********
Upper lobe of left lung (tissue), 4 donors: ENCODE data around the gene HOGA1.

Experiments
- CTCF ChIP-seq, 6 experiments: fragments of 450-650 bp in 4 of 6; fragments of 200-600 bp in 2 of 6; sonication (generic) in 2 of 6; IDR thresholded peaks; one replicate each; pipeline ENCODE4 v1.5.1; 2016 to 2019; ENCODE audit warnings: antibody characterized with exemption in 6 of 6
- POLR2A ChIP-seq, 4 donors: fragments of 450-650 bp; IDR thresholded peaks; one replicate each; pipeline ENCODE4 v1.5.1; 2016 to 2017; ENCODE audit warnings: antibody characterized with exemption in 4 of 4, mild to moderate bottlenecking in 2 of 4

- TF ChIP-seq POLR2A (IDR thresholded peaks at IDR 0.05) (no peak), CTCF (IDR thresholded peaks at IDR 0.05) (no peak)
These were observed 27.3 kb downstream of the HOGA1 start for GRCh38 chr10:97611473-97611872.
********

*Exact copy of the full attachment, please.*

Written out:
Upper lobe of left lung (tissue), 4 donors: ENCODE data around the gene HOGA1.

Experiments
- CTCF ChIP-seq, 6 experiments: fragments of 450-650 bp in 4 of 6; fragments of 200-600 bp in 2 of 6; sonication (generic) in 2 of 6; IDR thresholded peaks; one replicate each; pipeline ENCODE4 v1.5.1; 2016 to 2019; ENCODE audit warnings: antibody characterized with exemption in 6 of 6
- POLR2A ChIP-seq, 4 donors: fragments of 450-650 bp; IDR thresholded peaks; one replicate each; pipeline ENCODE4 v1.5.1; 2016 to 2017; ENCODE audit warnings: antibody characterized with exemption in 4 of 4, mild to moderate bottlenecking in 2 of 4

- TF ChIP-seq POLR2A (IDR thresholded peaks at IDR 0.05) (no peak), CTCF (IDR thresholded peaks at IDR 0.05) (no peak)
These were observed 27.3 kb downstream of the HOGA1 start for GRCh38 chr10:97611473-97611872.